I figure it's about time I posted something else here before that damn cat takes over the entire site.
So: The Zone. I'm guessing most writers know about the zone, although they'll have different names for it. Simply put, The Zone is writing nirvana; a zen-like state in which you become one with the keyboard and angels play trumpets with every word you type and you only stop to take bathroom breaks which is fine because you're pissing rainbows.
Getting into The Zone is a tricky business. I've tried all sorts of routines designed to stimulate The Zone. I guess it's a bit like a sports star getting superstitious about repeating their routine from a previous, successful day. You start to repeat the same steps in the hope of recreating that awesome moment when you realise you've been typing for hours and it hasn't felt like work for a single second. Most of that time you've spent in a trance. It's utterly brilliant, and impossibly slippery. I've tried writing at the same time, taking strategic naps, eating the same foods, duplicating everything. For a long time I thought music was the key: throughout much of the writing of Psychosis I was listening to ear-bleedingly loud music that ended up being a wall of noise that helped me get myself out of my head and into the characters'.
Now music doesn't work, but silence does. The Zone is tricksy. My precious.
But the key to the zone is just up there, right above that strained Gollum reference. Getting into the head of the characters. For me it is both the hardest and the easiest part of writing. Hard to accomplish, but once you do, you feel a bit like Neo at the end of the first Matrix movie: a master of all you survey, and not even slightly concerned that the sequels are going to be awful. When I'm in the zone, I can slip inside Agent Smith without him even noticing. Er...so to speak.
It's been on my mind this week because I've struggled to get into The Zone for my latest work, and every paragraph has been an uphill battle. I've tried everything I know, and The Zone has stubbornly told me to piss off. Infuriating, not because it stops you entirely, but because it slows you down so much.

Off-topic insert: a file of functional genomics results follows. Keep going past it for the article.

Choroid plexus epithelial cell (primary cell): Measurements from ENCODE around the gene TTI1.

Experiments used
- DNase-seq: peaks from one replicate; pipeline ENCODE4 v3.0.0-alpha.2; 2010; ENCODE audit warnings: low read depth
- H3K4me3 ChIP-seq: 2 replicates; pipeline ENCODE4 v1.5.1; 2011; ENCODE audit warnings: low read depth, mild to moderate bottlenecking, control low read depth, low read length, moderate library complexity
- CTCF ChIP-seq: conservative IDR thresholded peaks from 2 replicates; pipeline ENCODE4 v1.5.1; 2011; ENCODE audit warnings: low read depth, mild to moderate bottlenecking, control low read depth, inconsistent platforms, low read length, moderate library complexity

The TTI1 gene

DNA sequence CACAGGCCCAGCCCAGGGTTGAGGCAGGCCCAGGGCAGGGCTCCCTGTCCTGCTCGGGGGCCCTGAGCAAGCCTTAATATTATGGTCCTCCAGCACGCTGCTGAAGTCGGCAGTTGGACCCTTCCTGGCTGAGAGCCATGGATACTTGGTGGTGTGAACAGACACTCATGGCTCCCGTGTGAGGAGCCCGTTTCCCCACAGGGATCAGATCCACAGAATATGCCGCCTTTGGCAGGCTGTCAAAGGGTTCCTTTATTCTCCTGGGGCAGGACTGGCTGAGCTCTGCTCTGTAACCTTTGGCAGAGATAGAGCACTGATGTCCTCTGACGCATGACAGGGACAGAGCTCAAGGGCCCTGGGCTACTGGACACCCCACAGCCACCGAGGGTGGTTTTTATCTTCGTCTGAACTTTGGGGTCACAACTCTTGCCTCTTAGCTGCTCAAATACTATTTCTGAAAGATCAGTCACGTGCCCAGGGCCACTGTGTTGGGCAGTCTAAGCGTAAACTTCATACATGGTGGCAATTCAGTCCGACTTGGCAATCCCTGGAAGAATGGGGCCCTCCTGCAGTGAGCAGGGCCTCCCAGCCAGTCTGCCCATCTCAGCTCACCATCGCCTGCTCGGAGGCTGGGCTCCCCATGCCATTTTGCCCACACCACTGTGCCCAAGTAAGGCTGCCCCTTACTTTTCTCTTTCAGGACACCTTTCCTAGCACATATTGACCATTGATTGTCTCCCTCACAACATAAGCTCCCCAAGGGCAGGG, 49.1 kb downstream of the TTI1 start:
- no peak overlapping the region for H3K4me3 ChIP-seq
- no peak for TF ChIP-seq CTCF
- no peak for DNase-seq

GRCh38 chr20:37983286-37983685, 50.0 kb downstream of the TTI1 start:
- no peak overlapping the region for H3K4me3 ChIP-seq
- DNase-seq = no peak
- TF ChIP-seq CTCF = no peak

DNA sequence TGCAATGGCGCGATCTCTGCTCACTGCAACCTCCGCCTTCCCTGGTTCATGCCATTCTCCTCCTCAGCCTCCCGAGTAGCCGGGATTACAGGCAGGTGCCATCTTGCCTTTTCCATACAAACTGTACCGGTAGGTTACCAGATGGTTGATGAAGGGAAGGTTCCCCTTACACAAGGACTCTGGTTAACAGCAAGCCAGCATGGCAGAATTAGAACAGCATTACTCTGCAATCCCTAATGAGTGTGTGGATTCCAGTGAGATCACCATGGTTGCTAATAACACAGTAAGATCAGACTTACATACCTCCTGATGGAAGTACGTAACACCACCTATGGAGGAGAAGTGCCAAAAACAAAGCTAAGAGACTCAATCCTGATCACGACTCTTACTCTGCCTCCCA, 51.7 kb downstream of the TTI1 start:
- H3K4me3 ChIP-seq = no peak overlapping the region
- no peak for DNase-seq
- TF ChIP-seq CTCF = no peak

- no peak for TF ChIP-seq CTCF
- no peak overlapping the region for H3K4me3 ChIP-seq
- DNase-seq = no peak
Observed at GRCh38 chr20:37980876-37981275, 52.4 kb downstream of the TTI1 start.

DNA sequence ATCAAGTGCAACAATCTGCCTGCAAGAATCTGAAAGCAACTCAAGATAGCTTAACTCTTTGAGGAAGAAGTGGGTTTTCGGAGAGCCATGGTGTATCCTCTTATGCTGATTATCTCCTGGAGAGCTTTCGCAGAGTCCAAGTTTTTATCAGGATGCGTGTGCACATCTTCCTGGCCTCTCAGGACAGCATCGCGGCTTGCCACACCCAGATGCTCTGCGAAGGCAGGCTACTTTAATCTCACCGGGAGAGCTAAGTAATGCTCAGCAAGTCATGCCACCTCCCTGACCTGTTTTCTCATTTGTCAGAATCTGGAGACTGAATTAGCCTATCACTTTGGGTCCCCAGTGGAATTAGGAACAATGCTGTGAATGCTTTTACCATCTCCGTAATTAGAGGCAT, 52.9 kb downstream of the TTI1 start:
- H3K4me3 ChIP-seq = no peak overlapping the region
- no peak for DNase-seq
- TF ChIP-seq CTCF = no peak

But in recent days, I have once again attained nirvana and heard the trumpets, and it's all because I finally stopped to listen to what the characters wanted to say. And it was nothing to do with Wildfire Chronicles. In short, and to put this post firmly in the gutter, where all the good stuff happens, I've had story constipation. Yeah, let's roll with that image baby, it's a winner, can't imagine that putting anyone off, no sir. That's right: something has been blocking me up.
The good news for me - and hopefully for readers out there - is that the blockage in question is a novel completely unrelated to my work so far, although still very much a horror. Even better: it's being written almost entirely in The Zone, thus far at least. I'm hopeful the first draft will continue to fly by. So far it feels like the characters are writing it for me.
All of which means I'm hopeful I'll have not one, but two new works out soon. Which comes first depends on The Zone.
Now then, am I going to publish this post full of references to urination and troublesome bowel movements? Fuck it, it's my website.
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